Rosemary is one of those herbs that everyone knows and most people love, but there are more uses of this special herb than you probably know.

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How does rosemary taste?

Rosemary is one of those typical herbs that everyone knows, but once you ask them “describe the taste of it?” only a few will be able to answer that question.

Maybe it would be best captured in a poetic line such as ‘the fresh taste of a christmas tree with a little bit of tree sweetness… ‘ 😉

In other words: it is hard to explain. I always say that rosemary is one of those typical Italian flavors, but that’s probably as vague as anything.

Like many herbs, rosemary is also known for centuries and while the Egyptians saw it as holy, the green plant was a symbol of friendship and loyalty with the Greeks and Romans.

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Ever since ancient time rosemary has been seen as a means to prevent memory loss and it has been rumored to help protect against Alzheimer as well.

Pretty flowers

From the flowers they would make a kind of oil that was used as a painkiller and gurgling with rosemary tea would help aleviate any sore throat you might have. Rosemary is used a lot in the Italian kitchen but in general you will find it a lot in mediterranean cooking.

Next to the needles of the plant, you can also use the flowers and the woody parts for various other things. The flowers are very pretty in sweet dishes (for some extra flavor in whipped cream or coated with sugar as a garnish) and of course as a delicious addition in salads.

The needles are used to season meat (all kinds) and also potatoes (especially the baked ones!) and gives them a delicious extra flavor boost.

The combination of garlic, rosemary and lamb is a classic and a gift from heaven!

But rosemary would also be a good addition to a good herb butter and as an extra taste-bringer in various red sauces.  The sprigs are perfect for adding some flavor in your BBQ by just tossing them on the coals or why not use them as skewers to stick your sate meat on?

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And because it is one of the few herbs that can withstand high temperatures without loosing too much flavor it is also perfect for stews.

Add a sprig of rosemary to your vegetables while boiling. Especially cauliflower and rosemary work great together. For some inspiration I am naming just a few uses of rosemary, but – of course – feel free to go wild and experiment. And let us know what you made too!

Rosemary oil is nice and easy to make yourself. Wash the rosemary under running water and dry with kitchen paper. The washed sprigs are best bruised quickly with a knife to release the aromatic oils, add them into a bottle that can be sealed and fill with a good quality olive oil. After about four days the oil will have gotten a subtle but delicious rosemary flavor. Beautiful in salads. Of course you can use the same method to make a pretty rosemary vinegar.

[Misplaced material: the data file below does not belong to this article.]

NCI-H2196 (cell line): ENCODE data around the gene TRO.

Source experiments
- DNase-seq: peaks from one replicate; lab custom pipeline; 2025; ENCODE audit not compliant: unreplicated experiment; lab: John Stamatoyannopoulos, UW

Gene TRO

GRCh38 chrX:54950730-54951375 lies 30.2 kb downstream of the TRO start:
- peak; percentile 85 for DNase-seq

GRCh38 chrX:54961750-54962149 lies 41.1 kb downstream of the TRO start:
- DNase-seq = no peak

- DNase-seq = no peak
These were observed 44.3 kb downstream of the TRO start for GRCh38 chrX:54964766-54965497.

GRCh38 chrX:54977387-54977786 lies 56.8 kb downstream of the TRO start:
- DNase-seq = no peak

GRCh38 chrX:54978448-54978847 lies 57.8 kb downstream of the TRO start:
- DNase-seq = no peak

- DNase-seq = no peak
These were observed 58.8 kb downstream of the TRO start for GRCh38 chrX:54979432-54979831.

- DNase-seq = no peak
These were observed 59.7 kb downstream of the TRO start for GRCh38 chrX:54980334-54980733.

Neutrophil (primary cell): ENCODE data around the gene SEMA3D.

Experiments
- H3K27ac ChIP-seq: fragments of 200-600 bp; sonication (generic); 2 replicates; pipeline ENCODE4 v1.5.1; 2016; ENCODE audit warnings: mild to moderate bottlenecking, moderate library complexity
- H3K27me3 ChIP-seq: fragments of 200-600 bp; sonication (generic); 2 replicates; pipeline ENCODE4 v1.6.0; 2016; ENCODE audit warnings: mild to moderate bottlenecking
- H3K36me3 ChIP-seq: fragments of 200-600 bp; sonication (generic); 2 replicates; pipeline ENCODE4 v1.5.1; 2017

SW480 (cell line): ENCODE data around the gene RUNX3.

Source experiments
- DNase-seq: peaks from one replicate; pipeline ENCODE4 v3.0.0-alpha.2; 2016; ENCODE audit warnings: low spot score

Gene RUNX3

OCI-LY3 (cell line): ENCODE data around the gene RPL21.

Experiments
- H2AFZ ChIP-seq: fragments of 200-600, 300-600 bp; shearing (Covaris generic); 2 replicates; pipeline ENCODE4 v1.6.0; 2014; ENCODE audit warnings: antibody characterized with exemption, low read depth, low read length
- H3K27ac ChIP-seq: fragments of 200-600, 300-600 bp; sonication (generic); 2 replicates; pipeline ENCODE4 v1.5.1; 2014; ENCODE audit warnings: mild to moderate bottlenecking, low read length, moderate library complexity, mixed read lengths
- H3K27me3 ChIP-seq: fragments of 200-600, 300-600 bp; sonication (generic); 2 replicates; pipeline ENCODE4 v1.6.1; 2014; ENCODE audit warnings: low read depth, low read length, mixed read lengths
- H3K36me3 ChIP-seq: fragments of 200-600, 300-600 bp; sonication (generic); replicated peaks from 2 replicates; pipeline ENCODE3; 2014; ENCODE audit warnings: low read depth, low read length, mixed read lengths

Another super easy one; rosemary salt; coursely chopped rosemary mixed with seasalt, put into a pestle and mortar and grind together. Put in a pretty jar and you have a great salt to season your meat (or a nice gift too) Don’t feel scared to add some peppercorns or other spices to make your own ‘signature’ salt mix.

And as a sweet inspiration I have here the recipe for rosemary staranis syrup!

Rosemary syrup

Rosemary syrup

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Delicious to use in drinks on hot summer days is this rosemary syrup!
Decorative clock showing preparation time
Prep time 30 minutes
Cooking time 30 minutes
Total time 1 hour


  • 2 rosemary twigs
  • 2 star anis
  • 1 vanilla bean
  • 1 cinnamon stick
  • juice of 2 limes
  • 250 gr sugar
  • 400 ml water

  • Juice the limes and add the juice together with the sugar and water into a small saucepan. Bring to the boil.
  • Add the spices and vanilla bean into the boiling mix (split the vanilla bean first) and cook for 30 minutes with the lid on first.
  • After half an hour take of the lid and let it reduce until it becomes syrupy.
  • Remove the herbs and spices and let it cool.
  • Transfer to a bottle of your choice and store in the fridge


The nutritional values above are calculated per portion. The details are based on standard nutritional tables and do not constitute a professional nutritional advice.

Did you make this recipe?Mention @insimoneskitchen_ or tag #insimoneskitchen!

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Tom Gerrets

Since recently promoted to sales manager at Simone's Kitchen, he is still working towards his ultimate goal; to become a celebrated hobby chef.. ;) After a few enervating cooking courses he became really interested in preparing dishes. His sometimes cynical outlook on the world and the actualities at least do not leave a bitter taste in his dishes. With Carpe Diem as his life motto Tom is thé Bourgondiër pur sang on this culinary blog and the inventer of the Dudefood Kitchen.